Above: Suri alpaca on Peruvian farm.
The Lowdown on This Special Fiber
Warmer than Merino wool and silkier than cashmere, alpaca is one of our new favorite fiber for all seasons. We love the rich history of alpaca and that it is such a unique fiber. This Fall, we have used alpaca to create pillows and throws, scarves and more, in subtle, serene colors and rich textural weaves.
Our alpaca products are made using fiber sourced from small family farms in Peru where ranchers are raising the alpaca in wide-open spaces to support themselves and their families. Through careful, deliberate breeding practices, the ranchers produce the highest quality fiber, which, in turn, ensures a better price at market and raises their standard of living. Our yarns are spun locally, with the natural shades minimally processed for safety and purity. The colors are achieved with low-impact, non-toxic dyes, and some of our products are undyed to showcase alpaca’s natural color variation. For our customers who prefer undyed fibers, we offer our an array of options like our new Undyed Alpaca Knit Throw in Granite and Quartz.
Our careful sourcing and crafting results in beautiful and uniquely performing products, much like the nubby coziness of our Alpaca Pebble Knit Pillow. Or better yet, wrap yourself in the lightweight warmth of our Undyed Alpaca Infinity Scarf. If you’re looking for that perfect gift for you or someone special, consider, our Undyed Alpaca Luxe Robe or our Undyed Alpaca Luxe Sweater. Snuggle the little in your life with a Baby Alpaca Stroller Blanket.
An Impressive History
Alpaca are related to the camel and the llama, but unlike their larger and stronger cousins, they are too small to be pack animals. Their main value to the people who raise them is the long, lush coat they produce. In fact, the people of Peru domesticated the alpaca thousands of years ago—they appear in the art of the ancient Moche civilization (who flourished between the 1st and 8th centuries), and the Incas prized the fiber more than gold—and rural ranchers still raise them on remote pastures in the high plains of the Andes. True to Andean tradition, once a year, in the warm season, the alpaca are sheared, and the fiber is spun into soft, silky yarns that are used both locally to create gorgeous textiles and internationally to be knit and woven elsewhere.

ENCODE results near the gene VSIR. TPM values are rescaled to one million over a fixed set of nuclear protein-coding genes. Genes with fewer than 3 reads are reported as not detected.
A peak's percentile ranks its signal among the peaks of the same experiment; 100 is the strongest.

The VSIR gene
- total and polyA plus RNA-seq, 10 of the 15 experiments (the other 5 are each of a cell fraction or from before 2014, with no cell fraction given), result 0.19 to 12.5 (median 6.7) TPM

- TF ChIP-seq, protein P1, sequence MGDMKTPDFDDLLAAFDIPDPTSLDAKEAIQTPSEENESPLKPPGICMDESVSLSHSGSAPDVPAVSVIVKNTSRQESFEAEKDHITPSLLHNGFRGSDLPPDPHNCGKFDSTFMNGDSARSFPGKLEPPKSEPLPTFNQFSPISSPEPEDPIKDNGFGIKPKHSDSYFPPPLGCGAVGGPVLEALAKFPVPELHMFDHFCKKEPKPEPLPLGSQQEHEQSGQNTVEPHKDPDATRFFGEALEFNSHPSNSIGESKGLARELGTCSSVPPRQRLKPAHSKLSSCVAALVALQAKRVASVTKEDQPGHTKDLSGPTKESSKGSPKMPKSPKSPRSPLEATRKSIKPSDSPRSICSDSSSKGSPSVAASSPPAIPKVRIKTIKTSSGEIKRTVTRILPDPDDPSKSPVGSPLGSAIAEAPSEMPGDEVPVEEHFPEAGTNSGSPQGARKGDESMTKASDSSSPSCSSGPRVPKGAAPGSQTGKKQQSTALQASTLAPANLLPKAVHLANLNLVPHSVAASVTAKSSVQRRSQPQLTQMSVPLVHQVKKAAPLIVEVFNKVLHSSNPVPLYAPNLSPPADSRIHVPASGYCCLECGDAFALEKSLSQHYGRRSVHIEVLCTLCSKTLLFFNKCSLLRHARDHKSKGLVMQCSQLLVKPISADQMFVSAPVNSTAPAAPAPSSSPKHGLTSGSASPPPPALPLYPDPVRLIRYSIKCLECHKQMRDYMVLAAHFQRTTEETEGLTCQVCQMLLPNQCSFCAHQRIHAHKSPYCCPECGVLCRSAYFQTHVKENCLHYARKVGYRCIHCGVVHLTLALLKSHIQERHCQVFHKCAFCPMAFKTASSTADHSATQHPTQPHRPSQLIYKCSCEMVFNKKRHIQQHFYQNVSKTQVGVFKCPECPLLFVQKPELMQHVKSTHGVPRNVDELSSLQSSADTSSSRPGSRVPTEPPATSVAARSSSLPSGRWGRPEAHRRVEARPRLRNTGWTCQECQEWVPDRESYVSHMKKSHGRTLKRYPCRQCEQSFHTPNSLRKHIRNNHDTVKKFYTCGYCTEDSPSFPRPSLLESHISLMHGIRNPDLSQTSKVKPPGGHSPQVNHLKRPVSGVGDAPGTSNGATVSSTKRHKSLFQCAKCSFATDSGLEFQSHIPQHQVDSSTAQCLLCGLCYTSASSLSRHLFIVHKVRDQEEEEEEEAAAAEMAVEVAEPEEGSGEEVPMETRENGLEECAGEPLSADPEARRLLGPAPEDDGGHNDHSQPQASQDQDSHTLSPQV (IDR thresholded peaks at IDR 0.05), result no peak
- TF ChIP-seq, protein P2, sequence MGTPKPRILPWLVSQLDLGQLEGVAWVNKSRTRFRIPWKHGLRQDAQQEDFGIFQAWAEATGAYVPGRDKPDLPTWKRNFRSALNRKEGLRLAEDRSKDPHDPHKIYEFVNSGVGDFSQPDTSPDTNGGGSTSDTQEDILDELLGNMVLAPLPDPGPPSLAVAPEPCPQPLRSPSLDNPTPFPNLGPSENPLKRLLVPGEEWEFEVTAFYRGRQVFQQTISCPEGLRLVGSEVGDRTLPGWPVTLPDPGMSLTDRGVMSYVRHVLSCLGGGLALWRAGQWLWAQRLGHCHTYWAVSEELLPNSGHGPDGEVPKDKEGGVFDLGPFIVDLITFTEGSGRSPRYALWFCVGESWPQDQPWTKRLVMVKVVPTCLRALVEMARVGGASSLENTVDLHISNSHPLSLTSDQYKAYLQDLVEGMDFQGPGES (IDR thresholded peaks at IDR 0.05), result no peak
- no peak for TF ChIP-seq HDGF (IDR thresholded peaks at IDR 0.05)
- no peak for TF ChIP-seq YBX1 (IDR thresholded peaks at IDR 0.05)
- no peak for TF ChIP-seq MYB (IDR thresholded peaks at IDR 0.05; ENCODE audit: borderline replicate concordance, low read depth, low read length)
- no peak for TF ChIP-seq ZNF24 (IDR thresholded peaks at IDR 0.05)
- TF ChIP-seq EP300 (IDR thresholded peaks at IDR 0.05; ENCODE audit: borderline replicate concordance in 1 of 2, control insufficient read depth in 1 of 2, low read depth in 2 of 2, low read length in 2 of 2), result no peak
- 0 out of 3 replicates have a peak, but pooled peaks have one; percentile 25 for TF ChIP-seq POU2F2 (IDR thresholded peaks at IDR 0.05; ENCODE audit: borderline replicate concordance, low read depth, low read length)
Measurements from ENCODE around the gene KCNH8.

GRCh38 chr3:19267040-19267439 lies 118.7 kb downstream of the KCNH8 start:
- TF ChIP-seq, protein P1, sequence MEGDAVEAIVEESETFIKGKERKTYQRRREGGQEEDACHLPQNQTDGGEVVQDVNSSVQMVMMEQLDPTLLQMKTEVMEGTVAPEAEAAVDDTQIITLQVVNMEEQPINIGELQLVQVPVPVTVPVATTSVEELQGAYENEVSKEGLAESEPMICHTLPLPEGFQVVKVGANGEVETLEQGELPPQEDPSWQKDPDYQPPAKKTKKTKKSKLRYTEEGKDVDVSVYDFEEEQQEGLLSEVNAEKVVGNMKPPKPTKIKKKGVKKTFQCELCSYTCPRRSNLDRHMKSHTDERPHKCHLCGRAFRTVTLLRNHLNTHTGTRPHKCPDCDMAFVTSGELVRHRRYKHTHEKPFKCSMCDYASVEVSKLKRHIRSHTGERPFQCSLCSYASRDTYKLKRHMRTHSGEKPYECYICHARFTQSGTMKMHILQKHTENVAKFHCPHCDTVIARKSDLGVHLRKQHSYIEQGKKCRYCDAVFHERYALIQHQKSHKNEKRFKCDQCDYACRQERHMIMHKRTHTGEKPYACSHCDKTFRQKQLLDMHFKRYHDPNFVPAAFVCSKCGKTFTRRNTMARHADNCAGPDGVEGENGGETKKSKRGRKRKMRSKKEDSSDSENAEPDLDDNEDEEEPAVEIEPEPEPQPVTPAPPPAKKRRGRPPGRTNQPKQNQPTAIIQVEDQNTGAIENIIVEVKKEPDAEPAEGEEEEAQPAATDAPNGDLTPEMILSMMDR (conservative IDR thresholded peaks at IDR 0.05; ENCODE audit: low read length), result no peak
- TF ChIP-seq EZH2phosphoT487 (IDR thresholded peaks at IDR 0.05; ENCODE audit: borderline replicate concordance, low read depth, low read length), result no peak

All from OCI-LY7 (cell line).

Natural Fiber Variations & Attributes
Alpaca fiber comes in an astounding array of natural colors—from deep, rich black to dozens of shades of gray and brown to ivory. Furthermore, different types of alpaca produce different textures of fiber: the coat of the Huacaya alpaca, the most common alpaca, has a crimped texture that makes it fluffy, while the Suri alpaca has longer, lock-like hair that is silk and lustrous. Once sheared, the fiber is sorted into grades, with the coarsest—the guard fibers from the animals' legs and sides—classified as "strong" or "robust" and used for upholstery, carpets and felting. At the other end of the spectrum, the very finest fiber—called "baby" or "royal baby" alpaca—measures around 20 microns, some of the finest in the world, but longer, stronger and much less likely to pill than similar fibers, like cashmere. Some additional positive attributes about alpaca fiber are that the fiber contains no lanolin, so it is hypoallergenic; it is breathable and naturally regulates your body temperature; it has excellent fiber strength, which makes it more durable; and it stretches easily and wrinkles little.
High Marks for Sustainability
Because alpaca have soft, padded feet and a gentle grazing habit that preserves root systems, their impact on the environment is much less than that of most livestock, including cashmere goats. They also produce four times the fiber of goats, while consuming less water.
We recommend Eucalan delicate wash cleaners - biodegradable, non-toxic and phosphate-free. Enriched with lanolin, it cleans and conditions delicates like alpaca products. It can be used in both front- and top-loading machines, or for handwashing. Its effective no-rinse formula saves time and water, too.
Peruse our collection of products that are hand-woven and knit by local Peruvian artisans, supporting their families and communities and sustaining crafting tradition.
We are excited to add new items to our natural fiber line-up, and we are already dreaming up more ways to use it.